China’s development has been massive during the last years, making people migrate from rural areas to the urban metropolis, creating enormous conglomerations, and changing the face of some cities such as Shenzhen which 30 years ago was fisher-man and rural town, now morphed into a skyscraper megalopolis of 15 million inhabitants.
When you think about China, what are the cities that come to your mind? Beijing, Shanghai, maybe Guangzhou, Shenzhen and other well-known cities. Those economically strong cities are considered as the Tier 1 cities. Instead what you should rather have on your radar are the growing favorably Tier 2 cities. They beat their prominent neighbor cities in quality, market competition and possibilities to enter the markets. This is why Chengdu, Wuhan, Tianjin and other Tier 2 cities are now gaining more and more appreciation when it comes to product sourcing.
Tier 1 and Tier 2 cities lately attained increasing economic freedom and therefore provide a constantly growing market for foreign SMEs to prosper and to establish new sourcing opportunities in mainland China. Because of the restricted range and rather homogeneous market not long ago the amount of competitors in the Chinese manufacturing industry was limited and foreign companies were forced to work with suppliers that were familiar. Most of those suppliers again were located in Tier 1 cities because the cities were regarded as secure, stable and regulated. Resulting out of the target market’s small growth rate of demand, there was few supply as well. This again meant a low amount of competition and few entrenched and prosperous Chinese suppliers.
That brings us directly to the main advantages of sourcing in Tier 1 cities: the manufacturers are well-entrenched, have previous experience and references and already have the knowledge about the expectations of consumers. Furthermore it’s highly possible that they are experienced and competent when dealing with suppliers and regulators. As the concentration of supply and therefore the competition is higher in Tier 1 cities, the quality and service provided are very high standard. With this development there come unavoidable high costs for sourcing. For SMEs it may not be affordable to persistently source in those Tier 1 cities, while prices in Tier 2 and 3 cities are typically lower. This makes Tier 2 and Tier 3 cities more attractive for most SMEs.
Obviously, there also have to be disadvantages for manufacturing in Tier 2 and 3 cities. Those cities can’t keep with the same high establishment and stability of the Tier 1 cities mentioned earlier. The suppliers have less experience and may have difficulties with new or diverse types of business. Existing research about China sourcing is furthermore geared to target markets of Tier 1 cities. This can make it tough for people new in the business to find the right supplier for their needs in a Tier 2 city and it is connected to a lot of effort. If the company is willing to give up comfort and decides to take risks, it may pay off to work with a supplier located in Tier 2 cities.
Another factor that shouldn’t be underestimated is the cultural difference in Tier 2 cities. In China, business works different than in the US or Europe. The supplier in Tier 1 cities are already adept with working with foreign consumers and companies and may be compliant with Chinese regulations, while Tier 2 cities mostly don’t have that previous knowledge. That can give foreign companies a hard time while dealing with negotiations or relationships with suppliers in Tier 2 cities and should be considered in the decision.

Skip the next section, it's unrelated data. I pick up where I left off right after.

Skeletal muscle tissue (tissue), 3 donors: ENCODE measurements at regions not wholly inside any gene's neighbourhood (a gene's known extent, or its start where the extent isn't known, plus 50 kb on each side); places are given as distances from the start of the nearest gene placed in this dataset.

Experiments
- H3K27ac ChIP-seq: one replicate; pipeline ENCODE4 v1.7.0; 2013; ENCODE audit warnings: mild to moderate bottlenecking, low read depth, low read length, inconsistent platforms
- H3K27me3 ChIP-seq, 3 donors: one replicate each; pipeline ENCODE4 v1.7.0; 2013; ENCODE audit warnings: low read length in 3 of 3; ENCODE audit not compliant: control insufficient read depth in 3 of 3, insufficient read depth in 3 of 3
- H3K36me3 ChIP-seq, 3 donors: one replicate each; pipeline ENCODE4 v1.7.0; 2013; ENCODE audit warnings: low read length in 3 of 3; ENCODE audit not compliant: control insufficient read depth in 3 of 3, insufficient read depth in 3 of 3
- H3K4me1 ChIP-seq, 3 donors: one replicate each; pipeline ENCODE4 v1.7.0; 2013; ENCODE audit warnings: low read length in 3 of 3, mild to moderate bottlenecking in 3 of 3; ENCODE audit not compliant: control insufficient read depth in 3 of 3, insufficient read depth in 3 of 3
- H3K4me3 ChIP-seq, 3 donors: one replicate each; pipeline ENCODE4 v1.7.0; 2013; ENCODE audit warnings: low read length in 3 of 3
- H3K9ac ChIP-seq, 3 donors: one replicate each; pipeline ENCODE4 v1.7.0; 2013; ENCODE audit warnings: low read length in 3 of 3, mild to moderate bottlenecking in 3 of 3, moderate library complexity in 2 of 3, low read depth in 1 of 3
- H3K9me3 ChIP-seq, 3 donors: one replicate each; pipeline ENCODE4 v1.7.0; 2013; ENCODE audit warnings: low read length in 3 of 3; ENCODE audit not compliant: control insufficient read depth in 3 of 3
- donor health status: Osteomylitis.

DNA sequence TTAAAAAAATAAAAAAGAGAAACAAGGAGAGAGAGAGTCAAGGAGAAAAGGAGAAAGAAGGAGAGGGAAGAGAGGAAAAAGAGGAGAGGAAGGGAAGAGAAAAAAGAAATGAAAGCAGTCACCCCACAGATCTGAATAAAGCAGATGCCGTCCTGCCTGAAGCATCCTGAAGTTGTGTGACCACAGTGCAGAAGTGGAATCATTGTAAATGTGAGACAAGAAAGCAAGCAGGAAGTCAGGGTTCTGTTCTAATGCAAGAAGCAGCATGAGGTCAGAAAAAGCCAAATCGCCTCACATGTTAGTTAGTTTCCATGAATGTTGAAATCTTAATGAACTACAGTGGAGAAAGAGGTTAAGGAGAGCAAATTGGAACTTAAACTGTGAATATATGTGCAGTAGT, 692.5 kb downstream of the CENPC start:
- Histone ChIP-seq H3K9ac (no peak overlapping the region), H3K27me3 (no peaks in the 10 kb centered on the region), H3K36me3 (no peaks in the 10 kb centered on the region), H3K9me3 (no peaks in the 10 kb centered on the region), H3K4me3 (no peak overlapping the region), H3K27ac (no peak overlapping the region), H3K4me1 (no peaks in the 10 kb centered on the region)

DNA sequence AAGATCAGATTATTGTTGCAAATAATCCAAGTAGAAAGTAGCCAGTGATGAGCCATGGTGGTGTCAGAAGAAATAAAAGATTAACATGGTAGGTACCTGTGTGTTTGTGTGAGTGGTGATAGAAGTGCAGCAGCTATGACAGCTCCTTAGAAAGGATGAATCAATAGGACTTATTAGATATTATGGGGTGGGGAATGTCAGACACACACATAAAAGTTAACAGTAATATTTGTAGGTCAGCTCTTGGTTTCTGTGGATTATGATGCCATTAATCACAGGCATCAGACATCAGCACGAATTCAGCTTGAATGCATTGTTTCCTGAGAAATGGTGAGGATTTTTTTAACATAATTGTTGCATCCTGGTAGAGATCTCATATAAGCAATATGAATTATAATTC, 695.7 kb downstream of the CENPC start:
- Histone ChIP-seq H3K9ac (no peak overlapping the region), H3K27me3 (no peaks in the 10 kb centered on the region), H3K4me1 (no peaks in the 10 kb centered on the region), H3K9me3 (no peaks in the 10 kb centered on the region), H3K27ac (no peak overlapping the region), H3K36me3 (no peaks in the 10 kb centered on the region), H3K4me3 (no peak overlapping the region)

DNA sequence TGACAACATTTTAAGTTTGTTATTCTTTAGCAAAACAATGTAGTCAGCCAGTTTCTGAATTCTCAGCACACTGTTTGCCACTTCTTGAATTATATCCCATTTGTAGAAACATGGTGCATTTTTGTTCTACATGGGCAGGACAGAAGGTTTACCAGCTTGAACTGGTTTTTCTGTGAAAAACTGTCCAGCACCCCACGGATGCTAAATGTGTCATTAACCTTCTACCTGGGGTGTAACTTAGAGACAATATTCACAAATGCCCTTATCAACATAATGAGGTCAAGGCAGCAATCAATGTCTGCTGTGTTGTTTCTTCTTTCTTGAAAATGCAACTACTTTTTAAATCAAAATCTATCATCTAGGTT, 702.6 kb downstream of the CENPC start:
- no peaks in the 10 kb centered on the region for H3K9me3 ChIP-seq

In the year between 2009 and 2010, Tier 2 cities have shown a great growth. Here are a few examples:
– Xiamen’s pharmaceutical market grew by more than 500 %
– Taijin’s railroad equipment imports grew by over 600 %
– Hubei developed wastewater treatment plants
The last few decades China’s industry experienced a massive growth. All this simply shows the dizzying growth rates within these dynamic Tier 2 cities. It has inevitably trickled down to the sourcing sector and has caused manufacturers within such cities to keep up the pace and offer high standards and competitive prices.
All in all, Tier 2 cities are representing a trend of China’s industrial sector that seems like continuing. Increasing wealth will attract more businesses to look for suppliers and sourcing partners in Tier 2 cities. Competition will then again increase, wages will raise and products and processes will improve. Tier 2 cities will catch up and the choice between Tier 1 and Tier 2 city will then be decided based on the type of business and the resources available.
For sure, Tier 2 cities shouldn’t be underestimated and be considered as potential hubs for sourcing in China.
China 2 West has establish many strong relationships with suppliers all across China, no matter if it is a Tier 1 or a Tier 2 city we are able to work with the location that best suits your product. Capitalize on our ten years of experience working with suppliers to ensure that you find some of the best manufactures in the world. Please come join us at China2West and take your product manufacturing to the next level.
Map of China’s Tier 1, Tier 2 & Tier 3 Cities.
Map of China’s Tier 1, Tier 2 & Tier 3 Cities.